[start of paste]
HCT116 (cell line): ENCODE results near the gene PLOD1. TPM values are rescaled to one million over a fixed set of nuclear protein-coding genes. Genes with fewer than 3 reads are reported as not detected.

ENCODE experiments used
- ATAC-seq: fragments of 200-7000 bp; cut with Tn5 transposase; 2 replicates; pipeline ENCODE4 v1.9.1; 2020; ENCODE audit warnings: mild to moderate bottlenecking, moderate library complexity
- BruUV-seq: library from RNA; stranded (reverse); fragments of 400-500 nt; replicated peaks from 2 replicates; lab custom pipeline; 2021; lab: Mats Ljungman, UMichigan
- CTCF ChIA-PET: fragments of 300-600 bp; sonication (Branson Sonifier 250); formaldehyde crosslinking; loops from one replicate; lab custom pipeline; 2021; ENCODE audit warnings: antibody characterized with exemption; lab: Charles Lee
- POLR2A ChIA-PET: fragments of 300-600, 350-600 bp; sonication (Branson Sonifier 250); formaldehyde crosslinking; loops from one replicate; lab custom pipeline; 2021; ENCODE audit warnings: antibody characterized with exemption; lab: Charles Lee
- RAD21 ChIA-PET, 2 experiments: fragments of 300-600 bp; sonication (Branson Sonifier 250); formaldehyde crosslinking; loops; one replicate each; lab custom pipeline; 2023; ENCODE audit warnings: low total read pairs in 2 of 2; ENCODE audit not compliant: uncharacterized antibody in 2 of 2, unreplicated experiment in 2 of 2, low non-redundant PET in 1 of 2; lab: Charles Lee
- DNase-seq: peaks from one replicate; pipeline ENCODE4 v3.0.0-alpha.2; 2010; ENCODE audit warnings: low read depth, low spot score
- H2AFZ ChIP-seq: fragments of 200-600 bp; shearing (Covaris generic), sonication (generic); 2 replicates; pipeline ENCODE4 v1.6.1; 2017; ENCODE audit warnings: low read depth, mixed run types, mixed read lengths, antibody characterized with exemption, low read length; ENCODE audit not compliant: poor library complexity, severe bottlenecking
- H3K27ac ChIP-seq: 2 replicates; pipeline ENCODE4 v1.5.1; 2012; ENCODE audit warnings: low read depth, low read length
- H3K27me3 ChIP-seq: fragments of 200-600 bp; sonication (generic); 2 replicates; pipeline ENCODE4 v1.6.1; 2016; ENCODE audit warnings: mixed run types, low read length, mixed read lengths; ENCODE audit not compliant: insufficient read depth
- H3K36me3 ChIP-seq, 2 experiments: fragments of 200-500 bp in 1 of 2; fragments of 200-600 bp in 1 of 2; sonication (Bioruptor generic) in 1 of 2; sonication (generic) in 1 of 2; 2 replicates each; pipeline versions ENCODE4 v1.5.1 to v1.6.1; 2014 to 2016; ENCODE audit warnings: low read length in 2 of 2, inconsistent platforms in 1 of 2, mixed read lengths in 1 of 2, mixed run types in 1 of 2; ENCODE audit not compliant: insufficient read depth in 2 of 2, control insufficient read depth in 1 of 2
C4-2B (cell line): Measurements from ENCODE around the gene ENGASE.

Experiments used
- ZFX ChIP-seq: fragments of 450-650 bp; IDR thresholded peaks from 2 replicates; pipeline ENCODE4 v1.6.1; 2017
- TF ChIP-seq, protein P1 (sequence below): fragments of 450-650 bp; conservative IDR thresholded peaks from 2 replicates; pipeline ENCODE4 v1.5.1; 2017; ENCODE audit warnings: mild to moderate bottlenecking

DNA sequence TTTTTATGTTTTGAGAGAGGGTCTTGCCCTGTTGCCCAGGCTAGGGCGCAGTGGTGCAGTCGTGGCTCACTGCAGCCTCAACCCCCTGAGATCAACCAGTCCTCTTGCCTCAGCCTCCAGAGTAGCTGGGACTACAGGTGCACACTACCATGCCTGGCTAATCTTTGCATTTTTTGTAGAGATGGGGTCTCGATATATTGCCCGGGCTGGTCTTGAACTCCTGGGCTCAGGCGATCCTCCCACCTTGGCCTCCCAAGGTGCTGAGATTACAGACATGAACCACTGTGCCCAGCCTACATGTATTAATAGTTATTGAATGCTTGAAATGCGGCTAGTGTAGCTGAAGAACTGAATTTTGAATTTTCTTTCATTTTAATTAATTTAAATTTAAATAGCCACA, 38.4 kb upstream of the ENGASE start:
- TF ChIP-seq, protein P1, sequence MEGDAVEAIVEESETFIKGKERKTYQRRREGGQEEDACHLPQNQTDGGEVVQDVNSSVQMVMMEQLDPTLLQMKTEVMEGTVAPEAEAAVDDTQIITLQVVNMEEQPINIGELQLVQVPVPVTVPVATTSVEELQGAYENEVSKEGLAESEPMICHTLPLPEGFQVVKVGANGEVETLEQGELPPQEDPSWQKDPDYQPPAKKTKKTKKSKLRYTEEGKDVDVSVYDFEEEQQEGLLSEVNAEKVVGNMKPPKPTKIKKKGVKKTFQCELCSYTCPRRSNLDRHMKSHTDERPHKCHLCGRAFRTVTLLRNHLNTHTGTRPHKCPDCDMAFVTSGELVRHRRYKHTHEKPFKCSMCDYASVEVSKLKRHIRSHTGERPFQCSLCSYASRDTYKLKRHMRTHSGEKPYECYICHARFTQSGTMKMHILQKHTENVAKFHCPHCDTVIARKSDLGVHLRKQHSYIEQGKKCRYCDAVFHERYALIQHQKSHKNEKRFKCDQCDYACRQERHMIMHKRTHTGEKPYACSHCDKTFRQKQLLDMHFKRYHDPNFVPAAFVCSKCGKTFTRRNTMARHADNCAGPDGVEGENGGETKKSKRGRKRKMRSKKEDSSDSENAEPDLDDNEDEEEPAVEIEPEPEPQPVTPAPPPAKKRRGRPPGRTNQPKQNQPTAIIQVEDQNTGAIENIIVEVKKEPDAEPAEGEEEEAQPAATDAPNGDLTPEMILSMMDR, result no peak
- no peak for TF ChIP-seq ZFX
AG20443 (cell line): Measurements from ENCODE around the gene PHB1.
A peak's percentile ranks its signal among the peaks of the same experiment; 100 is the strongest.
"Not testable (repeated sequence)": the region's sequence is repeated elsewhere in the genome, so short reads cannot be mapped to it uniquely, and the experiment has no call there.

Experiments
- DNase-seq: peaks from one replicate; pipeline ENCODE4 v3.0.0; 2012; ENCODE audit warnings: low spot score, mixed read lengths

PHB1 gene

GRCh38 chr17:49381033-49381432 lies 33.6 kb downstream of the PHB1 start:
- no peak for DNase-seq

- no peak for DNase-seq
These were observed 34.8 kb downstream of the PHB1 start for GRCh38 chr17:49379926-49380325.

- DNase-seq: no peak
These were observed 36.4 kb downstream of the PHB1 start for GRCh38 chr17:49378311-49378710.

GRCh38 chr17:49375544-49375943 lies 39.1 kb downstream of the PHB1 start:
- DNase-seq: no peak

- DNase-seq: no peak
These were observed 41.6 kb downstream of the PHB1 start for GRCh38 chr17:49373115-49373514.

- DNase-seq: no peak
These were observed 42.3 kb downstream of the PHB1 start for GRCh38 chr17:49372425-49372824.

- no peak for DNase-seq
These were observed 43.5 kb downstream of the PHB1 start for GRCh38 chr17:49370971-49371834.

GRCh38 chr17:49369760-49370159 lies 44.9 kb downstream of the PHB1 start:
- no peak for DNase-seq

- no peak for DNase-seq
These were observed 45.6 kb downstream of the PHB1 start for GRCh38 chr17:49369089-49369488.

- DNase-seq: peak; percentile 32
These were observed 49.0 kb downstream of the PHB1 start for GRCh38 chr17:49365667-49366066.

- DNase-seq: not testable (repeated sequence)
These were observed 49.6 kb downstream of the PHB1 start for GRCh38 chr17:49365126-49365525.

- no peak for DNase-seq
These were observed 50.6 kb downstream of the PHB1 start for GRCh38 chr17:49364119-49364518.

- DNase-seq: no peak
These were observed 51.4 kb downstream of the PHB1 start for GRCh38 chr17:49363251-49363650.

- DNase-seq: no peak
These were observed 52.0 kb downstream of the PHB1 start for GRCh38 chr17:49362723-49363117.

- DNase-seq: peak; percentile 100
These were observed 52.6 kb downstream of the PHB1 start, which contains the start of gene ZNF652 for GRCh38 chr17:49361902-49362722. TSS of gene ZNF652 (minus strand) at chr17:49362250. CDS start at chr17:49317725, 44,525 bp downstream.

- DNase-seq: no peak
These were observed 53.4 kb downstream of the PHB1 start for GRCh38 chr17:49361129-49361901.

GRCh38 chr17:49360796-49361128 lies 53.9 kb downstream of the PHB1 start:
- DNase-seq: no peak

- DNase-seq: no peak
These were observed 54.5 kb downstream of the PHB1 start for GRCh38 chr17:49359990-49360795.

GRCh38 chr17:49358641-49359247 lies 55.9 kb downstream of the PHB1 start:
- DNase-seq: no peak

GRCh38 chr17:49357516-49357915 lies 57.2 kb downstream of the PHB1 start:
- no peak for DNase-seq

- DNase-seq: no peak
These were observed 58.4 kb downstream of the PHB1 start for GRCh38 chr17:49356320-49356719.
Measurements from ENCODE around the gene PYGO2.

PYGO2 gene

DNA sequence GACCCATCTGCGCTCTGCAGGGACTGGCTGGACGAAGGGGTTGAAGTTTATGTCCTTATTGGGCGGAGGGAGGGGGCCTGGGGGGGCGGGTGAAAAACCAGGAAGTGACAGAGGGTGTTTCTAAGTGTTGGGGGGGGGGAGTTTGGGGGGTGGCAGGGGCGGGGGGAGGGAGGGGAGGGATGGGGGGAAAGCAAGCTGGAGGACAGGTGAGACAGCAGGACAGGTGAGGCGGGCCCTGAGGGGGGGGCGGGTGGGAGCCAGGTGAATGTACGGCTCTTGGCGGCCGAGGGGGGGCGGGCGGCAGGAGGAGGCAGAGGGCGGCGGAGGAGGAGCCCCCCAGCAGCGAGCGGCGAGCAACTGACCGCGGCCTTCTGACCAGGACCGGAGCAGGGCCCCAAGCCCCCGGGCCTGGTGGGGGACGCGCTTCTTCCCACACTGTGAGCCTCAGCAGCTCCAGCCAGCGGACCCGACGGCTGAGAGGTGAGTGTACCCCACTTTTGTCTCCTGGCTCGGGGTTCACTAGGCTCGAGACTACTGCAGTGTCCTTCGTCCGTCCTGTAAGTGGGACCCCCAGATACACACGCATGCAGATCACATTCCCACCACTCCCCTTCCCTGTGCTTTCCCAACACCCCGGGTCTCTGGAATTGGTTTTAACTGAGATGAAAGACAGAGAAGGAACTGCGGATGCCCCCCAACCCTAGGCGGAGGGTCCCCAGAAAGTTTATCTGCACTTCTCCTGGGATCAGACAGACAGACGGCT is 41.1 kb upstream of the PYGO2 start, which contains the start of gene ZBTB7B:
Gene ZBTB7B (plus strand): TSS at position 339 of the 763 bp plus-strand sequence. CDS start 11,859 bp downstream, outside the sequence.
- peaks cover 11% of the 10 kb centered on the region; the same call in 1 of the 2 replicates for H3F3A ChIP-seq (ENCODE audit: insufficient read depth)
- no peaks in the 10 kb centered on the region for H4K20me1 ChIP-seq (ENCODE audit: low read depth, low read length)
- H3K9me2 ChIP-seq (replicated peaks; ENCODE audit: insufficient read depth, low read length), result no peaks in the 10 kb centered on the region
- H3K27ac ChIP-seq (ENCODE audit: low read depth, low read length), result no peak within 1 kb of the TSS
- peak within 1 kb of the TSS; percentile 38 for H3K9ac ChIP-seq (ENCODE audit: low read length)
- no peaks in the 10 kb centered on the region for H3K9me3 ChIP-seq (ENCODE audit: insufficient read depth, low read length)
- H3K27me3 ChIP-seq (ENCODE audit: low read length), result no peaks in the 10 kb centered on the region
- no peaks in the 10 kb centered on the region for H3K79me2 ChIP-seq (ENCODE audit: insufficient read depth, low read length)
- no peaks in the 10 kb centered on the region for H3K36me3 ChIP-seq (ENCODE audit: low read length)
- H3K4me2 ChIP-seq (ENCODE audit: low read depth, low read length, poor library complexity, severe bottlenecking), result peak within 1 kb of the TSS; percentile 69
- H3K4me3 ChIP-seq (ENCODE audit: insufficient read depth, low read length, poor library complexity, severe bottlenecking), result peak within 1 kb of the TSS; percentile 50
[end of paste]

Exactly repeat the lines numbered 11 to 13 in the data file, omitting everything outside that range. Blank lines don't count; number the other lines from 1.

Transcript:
- H3K27me3 ChIP-seq: fragments of 200-600 bp; sonication (generic); 2 replicates; pipeline ENCODE4 v1.6.1; 2016; ENCODE audit warnings: mixed run types, low read length, mixed read lengths; ENCODE audit not compliant: insufficient read depth
- H3K36me3 ChIP-seq, 2 experiments: fragments of 200-500 bp in 1 of 2; fragments of 200-600 bp in 1 of 2; sonication (Bioruptor generic) in 1 of 2; sonication (generic) in 1 of 2; 2 replicates each; pipeline versions ENCODE4 v1.5.1 to v1.6.1; 2014 to 2016; ENCODE audit warnings: low read length in 2 of 2, inconsistent platforms in 1 of 2, mixed read lengths in 1 of 2, mixed run types in 1 of 2; ENCODE audit not compliant: insufficient read depth in 2 of 2, control insufficient read depth in 1 of 2
C4-2B (cell line): Measurements from ENCODE around the gene ENGASE.